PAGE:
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'Vitamin C and E Can Worsen Lung Cancer', Says Study

Researchers warn cancer patients that excessive dosages of Vitamin C and E can worsen lung cancer. The study found that excessive Vitamin C and E can also cause tumour expansion and metastasis.

Vivek Singh
Martin Stenmark  (Photo Courtesy: news.ki.se)
Martin Stenmark (Photo Courtesy: news.ki.se)

A recent study warns that taking Vitamin C and Vitamin E supplements can be risky for lung health as they may promote the growth and spread of lung cancer by stimulating blood vessel formation in tumours. However, the researchers recommend that lung cancer patients should not stop taking these supplements but should be cautious about their dosage.

The study, led by Martin Bergö from the Karolinska Institute in Sweden, builds on earlier findings linking these supplements to lung cancer metastasis in mice. Increasing antioxidant doses in mice resulted in more blood vessels forming in tumours, which could potentially contribute to tumour expansion and metastasis.

Side Effects Of Vitamin C Supplements

Consuming excessive Vitamin C supplements can result in various side effects, including heartburn, nausea, headaches, stomach cramps, diarrhea, and the formation of kidney stones. Health experts caution that taking doses exceeding 2,000 milligrams per day may elevate the risk of experiencing diarrhea and developing kidney stones.

Side Effects Of Vitamin E Supplements

Overconsumption of Vitamin E supplements can result in side effects such as dizziness, fatigue, weakness, rash, and thrombophlebitis (vein inflammation due to blood clots). Multiple studies have indicated an elevated risk of hemorrhagic stroke in individuals using Vitamin E supplements.

How Vitamin C and E Make Lung Cancer Worse

The ongoing research and debate surrounding the notion that vitamin C and E might exacerbate lung cancer highlights the complexity of their relationship with cancer. Here's the essential information to keep in mind:

  • Antioxidant Properties: Vitamin C (ascorbic acid) and vitamin E (tocopherol) are both antioxidants, which means they can help protect cells from damage caused by free radicals. Free radicals are unstable molecules that can damage DNA and other cellular components, potentially leading to cancer.

  • Cancer and Antioxidants: Some studies have suggested that high doses of antioxidants, including vitamins C and E, might interfere with cancer treatment and promote the growth of cancer cells. This is because cancer cells can also use antioxidants to protect themselves from the oxidative stress induced by treatments like chemotherapy and radiation therapy.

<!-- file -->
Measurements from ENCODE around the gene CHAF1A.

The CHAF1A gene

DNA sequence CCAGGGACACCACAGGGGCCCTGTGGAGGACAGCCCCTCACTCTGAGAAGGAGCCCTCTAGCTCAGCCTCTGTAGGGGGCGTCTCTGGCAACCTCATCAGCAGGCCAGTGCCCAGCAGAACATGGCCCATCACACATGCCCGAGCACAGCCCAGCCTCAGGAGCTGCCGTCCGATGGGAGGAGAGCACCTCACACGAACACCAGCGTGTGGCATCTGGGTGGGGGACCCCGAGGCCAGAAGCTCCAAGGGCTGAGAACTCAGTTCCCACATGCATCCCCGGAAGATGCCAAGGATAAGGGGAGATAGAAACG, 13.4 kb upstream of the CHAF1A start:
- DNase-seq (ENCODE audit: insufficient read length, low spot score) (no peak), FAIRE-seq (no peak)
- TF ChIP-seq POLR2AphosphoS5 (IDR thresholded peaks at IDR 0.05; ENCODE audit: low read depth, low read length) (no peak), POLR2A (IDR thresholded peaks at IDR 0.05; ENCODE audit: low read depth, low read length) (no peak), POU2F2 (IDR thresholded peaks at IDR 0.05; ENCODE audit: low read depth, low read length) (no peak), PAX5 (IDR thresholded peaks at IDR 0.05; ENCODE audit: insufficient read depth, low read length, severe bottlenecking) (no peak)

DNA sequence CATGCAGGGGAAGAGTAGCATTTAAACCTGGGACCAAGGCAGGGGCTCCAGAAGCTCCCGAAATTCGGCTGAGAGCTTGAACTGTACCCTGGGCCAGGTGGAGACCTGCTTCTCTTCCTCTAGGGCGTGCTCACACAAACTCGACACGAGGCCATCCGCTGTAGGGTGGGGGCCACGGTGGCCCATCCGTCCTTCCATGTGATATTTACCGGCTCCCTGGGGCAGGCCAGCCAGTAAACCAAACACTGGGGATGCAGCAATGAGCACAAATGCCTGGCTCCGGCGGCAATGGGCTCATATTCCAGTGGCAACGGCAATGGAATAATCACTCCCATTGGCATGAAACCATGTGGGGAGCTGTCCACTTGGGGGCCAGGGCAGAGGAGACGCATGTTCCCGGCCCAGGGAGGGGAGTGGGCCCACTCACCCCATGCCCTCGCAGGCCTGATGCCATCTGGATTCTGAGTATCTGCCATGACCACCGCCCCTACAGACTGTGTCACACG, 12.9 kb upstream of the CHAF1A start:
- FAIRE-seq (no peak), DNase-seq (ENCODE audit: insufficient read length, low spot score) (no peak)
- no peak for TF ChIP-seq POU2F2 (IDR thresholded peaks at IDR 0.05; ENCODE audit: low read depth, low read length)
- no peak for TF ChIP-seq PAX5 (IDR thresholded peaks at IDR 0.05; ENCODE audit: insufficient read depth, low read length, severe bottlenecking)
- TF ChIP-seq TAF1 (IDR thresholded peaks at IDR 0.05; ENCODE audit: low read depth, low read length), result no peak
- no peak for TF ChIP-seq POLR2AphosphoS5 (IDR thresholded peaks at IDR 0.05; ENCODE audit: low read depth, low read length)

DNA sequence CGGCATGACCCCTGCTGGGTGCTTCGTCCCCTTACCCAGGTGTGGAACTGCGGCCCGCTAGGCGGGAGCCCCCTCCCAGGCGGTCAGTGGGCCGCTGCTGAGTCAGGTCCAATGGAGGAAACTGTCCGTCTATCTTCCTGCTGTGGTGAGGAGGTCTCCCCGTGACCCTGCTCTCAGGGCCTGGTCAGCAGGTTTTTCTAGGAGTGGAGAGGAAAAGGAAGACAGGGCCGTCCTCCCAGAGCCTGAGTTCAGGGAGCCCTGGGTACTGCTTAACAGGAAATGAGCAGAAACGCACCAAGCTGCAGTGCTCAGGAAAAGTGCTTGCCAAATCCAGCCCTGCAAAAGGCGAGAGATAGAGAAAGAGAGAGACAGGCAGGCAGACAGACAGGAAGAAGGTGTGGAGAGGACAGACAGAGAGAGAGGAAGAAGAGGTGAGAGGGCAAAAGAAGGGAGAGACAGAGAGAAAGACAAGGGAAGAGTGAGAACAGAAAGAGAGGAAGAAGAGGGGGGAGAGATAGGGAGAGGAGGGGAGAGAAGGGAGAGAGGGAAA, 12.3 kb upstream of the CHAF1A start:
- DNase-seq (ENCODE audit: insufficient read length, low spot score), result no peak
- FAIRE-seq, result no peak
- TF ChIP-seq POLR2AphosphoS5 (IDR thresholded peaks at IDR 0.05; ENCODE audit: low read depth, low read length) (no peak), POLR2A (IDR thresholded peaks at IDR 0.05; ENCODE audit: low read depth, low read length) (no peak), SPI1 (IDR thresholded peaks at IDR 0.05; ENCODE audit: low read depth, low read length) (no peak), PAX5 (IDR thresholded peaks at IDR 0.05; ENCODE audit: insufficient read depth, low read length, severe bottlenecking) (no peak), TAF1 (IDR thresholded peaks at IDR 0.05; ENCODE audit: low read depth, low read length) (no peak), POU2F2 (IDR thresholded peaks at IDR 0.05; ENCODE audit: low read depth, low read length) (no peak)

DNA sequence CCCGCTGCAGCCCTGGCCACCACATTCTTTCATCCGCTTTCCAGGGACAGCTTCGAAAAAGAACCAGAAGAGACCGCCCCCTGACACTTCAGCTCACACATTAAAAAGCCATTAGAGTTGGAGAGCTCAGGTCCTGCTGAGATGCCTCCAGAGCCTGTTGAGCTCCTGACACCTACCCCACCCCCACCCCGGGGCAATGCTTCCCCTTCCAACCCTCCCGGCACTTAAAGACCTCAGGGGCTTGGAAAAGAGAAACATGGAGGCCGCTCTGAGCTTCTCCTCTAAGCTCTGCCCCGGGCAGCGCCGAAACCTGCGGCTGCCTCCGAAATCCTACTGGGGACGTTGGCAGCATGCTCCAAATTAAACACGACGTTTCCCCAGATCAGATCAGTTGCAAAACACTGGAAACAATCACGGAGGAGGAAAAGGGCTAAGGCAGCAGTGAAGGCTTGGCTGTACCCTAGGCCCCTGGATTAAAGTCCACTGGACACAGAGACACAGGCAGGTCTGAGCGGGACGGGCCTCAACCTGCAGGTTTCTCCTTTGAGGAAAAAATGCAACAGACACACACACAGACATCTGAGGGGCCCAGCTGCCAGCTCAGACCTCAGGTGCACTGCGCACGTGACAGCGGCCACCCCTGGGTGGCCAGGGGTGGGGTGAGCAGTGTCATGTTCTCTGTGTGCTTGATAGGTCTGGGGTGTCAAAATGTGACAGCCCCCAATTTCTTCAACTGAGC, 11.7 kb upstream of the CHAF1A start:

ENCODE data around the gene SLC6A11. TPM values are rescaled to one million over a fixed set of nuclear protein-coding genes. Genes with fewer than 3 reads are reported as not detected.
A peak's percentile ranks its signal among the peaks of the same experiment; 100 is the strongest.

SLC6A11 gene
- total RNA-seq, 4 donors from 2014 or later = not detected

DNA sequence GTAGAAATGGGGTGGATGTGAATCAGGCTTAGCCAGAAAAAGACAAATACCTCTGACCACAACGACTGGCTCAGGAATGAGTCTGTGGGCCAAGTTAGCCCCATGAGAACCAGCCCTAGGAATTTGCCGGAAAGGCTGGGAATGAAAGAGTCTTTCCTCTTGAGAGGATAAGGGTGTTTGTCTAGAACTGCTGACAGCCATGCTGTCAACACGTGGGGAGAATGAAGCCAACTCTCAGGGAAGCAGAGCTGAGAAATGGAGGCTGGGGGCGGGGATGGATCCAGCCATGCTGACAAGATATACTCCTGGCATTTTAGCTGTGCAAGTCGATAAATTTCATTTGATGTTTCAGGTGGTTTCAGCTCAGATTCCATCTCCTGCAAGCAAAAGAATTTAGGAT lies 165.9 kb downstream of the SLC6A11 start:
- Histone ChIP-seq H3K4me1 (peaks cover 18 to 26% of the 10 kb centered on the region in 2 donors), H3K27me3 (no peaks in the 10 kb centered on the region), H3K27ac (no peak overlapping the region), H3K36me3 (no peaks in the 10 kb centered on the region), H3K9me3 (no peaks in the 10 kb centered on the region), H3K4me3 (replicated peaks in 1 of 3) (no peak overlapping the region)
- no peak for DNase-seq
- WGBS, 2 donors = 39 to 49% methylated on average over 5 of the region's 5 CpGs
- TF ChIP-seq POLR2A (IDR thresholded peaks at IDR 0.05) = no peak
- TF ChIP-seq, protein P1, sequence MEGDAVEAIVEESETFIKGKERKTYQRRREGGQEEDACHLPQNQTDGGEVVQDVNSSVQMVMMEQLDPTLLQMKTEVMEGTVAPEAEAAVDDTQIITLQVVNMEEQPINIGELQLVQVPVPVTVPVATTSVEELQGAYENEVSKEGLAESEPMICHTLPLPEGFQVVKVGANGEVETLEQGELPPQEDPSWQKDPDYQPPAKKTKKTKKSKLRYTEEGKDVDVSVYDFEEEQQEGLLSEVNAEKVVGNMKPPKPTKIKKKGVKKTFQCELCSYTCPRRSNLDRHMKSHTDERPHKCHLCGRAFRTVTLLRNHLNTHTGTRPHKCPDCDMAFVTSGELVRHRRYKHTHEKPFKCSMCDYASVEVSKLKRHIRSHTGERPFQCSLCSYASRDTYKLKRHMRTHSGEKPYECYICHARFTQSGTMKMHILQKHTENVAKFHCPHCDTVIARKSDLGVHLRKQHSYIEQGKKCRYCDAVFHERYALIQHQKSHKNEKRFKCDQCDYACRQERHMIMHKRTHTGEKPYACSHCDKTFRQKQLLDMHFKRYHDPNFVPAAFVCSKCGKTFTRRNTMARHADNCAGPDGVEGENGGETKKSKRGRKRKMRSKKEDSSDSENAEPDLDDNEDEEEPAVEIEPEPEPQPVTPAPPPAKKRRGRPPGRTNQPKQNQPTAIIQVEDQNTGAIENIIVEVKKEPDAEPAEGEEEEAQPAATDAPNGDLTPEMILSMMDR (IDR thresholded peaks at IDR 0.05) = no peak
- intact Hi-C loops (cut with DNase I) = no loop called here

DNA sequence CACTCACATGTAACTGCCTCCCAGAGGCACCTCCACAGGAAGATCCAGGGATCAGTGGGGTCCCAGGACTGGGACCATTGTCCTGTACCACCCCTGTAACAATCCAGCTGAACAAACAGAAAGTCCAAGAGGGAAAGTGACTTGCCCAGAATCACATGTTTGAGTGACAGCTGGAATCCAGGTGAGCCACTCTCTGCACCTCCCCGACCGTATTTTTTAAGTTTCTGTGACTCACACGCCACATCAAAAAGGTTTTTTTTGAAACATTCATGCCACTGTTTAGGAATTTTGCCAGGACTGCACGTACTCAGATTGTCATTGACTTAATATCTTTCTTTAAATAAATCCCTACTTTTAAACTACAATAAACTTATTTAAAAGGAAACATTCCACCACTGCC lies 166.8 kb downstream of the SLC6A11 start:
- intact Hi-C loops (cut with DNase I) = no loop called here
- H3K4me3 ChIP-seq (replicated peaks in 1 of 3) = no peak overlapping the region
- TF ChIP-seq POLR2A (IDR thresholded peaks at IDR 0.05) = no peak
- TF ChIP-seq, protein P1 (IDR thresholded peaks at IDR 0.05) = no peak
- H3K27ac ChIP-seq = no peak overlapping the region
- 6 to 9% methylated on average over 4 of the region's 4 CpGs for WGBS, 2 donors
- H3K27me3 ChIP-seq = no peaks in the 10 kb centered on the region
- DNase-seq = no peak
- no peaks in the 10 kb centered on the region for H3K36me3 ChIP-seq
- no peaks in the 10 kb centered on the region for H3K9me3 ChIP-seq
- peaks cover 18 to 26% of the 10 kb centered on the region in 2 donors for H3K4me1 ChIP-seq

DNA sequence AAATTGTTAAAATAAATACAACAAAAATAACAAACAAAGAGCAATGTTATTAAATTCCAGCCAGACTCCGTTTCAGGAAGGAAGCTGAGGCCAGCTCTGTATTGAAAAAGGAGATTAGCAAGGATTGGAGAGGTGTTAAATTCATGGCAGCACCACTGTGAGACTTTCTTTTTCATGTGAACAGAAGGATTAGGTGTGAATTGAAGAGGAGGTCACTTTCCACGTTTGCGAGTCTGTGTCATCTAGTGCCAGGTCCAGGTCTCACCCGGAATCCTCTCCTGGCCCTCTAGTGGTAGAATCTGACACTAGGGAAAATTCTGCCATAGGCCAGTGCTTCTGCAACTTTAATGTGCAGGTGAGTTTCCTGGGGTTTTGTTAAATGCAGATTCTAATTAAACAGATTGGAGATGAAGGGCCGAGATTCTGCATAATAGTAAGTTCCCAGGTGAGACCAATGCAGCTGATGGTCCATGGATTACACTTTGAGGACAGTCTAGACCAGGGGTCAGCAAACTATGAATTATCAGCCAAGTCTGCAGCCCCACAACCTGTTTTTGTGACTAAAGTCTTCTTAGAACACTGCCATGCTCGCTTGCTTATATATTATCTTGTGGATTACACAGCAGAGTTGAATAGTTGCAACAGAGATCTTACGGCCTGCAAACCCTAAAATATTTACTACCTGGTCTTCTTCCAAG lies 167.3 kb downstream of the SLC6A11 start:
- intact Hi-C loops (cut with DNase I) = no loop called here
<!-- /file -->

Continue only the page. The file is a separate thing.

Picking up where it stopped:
• Mixed Research Findings: The relationship between vitamin C, vitamin E, and cancer is not straightforward. While some studies have shown the potential benefits of antioxidants in cancer prevention, others have raised concerns about their use in cancer patients. Research in this area is ongoing, and results can vary depending on the type of cancer, the stage of cancer, and the specific antioxidants being studied.

  • Individualized Treatment: It's essential to recognize that cancer treatment is highly individualized. What may be beneficial for one person with cancer might not be suitable for another. Treatment decisions should always be made in consultation with a qualified healthcare professional who can assess the specific circumstances and needs of the patient.

  • Dietary Sources vs. Supplements: It's generally recommended to obtain vitamins and antioxidants like vitamins C and E through a balanced diet that includes fruits, vegetables, and other whole foods rather than relying on supplements. This is because whole foods provide a variety of nutrients and compounds that may have synergistic effects and are less likely to cause imbalances.

The relationship between vitamin C, vitamin E, and lung cancer is complex and subject to ongoing research. While there are some concerns that high-dose antioxidant supplements may interfere with cancer treatment, it's essential to make treatment decisions based on individual circumstances and under the guidance of a healthcare professional. A balanced diet rich in fruits and vegetables is generally a safe way to obtain these vitamins without the risks associated with high-dose supplementation.

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